IDFA and Elanco, the new owner of the artificial growth hormone Posilac, also known as rbST, seemed to be on the same page last week as they presented testimony at a hearing with the Kansas Department of Agriculture. Discussing the state's proposed regulation to restrict absence claims, representatives from both organizations agreed that federal labeling guidelines would be a better solution for the industry and consumers.
This hearing continued the public comment period for a proposed state rule that would restrict the use of absence claims on dairy products made from milk from cows not treated with rbST. IDFA Senior Group Vice President Clay Hough attended the hearing and presented testimony, urging the department to drop the proposed regulation and continue to follow the Food and Drug Administration's guidelines for dairy product labeling.
In its statement, Elanco said a "market-driven collaborative resolution" to the current debate was essential to developing a favorable outcome for both Kansas producers and consumers. While it didn't name the FDA guidelines specifically, Elanco said it supports and recognizes the value of federal labeling guidelines.
"Nationally designed federal guidelines provide a common set of parameters to ensure consumer protection while allowing for a uniform business environment for producers, processors and all involved in the food chain," Elanco's statement said. "In the department's regulatory process, Elanco is seeking a collaborative resolution to the proposed regulation."
According to the proposed rule, all dairy products featuring an artificial hormone-absence claim would be required to include a contiguous disclaimer stating that there is no difference between milk from cows treated with rbST and milk from cows not treated. The absence claim and disclaimer would be required to be the same font, style, case, size and color.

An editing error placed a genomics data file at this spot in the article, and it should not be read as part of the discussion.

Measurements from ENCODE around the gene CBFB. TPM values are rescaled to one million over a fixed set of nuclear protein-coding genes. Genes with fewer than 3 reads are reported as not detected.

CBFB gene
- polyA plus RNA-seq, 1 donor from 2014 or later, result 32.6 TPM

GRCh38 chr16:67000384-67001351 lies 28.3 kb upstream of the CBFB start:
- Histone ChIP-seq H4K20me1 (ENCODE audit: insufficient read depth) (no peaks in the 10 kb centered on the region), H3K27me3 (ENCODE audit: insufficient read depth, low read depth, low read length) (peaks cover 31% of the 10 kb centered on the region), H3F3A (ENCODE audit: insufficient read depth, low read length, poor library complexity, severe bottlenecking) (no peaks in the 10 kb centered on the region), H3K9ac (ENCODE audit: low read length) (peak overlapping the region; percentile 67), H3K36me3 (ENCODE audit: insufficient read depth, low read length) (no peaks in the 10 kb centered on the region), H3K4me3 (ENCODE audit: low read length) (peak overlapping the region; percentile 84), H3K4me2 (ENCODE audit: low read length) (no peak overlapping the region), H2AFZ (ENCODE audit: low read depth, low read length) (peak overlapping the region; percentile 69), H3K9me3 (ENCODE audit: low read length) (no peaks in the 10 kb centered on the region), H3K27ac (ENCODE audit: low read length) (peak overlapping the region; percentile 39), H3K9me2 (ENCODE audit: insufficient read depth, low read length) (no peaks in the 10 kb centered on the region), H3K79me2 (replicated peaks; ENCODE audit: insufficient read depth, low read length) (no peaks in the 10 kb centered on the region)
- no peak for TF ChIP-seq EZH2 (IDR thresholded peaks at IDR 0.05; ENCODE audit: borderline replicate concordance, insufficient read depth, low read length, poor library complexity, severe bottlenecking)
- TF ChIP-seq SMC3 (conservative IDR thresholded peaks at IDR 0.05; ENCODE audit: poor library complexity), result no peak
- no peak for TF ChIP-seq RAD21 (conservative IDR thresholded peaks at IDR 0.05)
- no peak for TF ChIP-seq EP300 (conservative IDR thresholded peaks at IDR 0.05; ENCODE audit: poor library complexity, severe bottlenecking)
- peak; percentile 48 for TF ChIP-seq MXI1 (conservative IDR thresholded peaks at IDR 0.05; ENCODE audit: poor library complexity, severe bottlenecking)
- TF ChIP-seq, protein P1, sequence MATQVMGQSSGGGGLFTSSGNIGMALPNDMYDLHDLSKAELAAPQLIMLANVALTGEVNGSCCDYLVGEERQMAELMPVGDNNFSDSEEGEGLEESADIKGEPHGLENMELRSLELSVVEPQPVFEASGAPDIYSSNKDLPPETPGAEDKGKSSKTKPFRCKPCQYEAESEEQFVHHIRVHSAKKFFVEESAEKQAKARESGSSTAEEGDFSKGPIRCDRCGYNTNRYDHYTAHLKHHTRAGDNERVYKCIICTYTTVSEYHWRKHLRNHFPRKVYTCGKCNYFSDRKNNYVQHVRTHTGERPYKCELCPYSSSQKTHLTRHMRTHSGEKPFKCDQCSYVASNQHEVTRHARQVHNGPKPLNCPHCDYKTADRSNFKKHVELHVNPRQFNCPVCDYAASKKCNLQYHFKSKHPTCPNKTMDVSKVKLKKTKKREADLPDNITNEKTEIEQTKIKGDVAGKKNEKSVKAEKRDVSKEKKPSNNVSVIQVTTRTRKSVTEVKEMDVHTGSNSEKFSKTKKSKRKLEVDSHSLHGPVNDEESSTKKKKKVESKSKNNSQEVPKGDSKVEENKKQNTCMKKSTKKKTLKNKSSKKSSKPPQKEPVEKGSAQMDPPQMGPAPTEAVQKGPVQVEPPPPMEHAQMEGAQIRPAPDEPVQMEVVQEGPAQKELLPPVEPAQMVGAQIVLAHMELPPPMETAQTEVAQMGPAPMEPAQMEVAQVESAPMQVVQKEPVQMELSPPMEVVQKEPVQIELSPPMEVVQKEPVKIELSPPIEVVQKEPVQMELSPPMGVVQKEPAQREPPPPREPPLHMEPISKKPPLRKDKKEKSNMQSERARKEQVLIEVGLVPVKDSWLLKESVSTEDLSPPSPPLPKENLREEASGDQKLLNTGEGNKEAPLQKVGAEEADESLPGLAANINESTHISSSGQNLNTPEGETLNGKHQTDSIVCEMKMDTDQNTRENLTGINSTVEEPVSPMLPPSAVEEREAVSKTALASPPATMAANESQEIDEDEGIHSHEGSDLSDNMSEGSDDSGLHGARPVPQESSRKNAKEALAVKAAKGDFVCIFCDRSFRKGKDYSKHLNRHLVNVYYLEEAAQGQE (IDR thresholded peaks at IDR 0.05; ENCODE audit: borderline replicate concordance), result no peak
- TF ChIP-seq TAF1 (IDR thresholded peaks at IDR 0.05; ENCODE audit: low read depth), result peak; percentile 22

The FDA guidance allows production claims, such as "from cows not treated with rbST," and suggests that a prominent disclaimer also be provided in reasonable proximity to the claim. IDFA does not oppose the requirement for the disclaimer and has instructed members to include disclaimers on their labels for over a decade, Hough told department staff.
IDFA is part of a broad coalition, which includes more than 90 other groups, opposing the proposed rule in Kansas. If passed, the rule would take effect January 2010.
The proposed regulation is similar to the rule adopted by the state of Ohio earlier this year. IDFA has challenged the legality of Ohio's rule, saying it violates processors' rights to free speech as well as the Commerce Clause of the Constitution.
In his testimony, Hough said the Ohio case is currently waiting for a decision from the judge, and it's likely that the decision would determine the legality of similar regulations. He encouraged the Kansas Department of Agriculture to wait for the Ohio opinion before proceeding.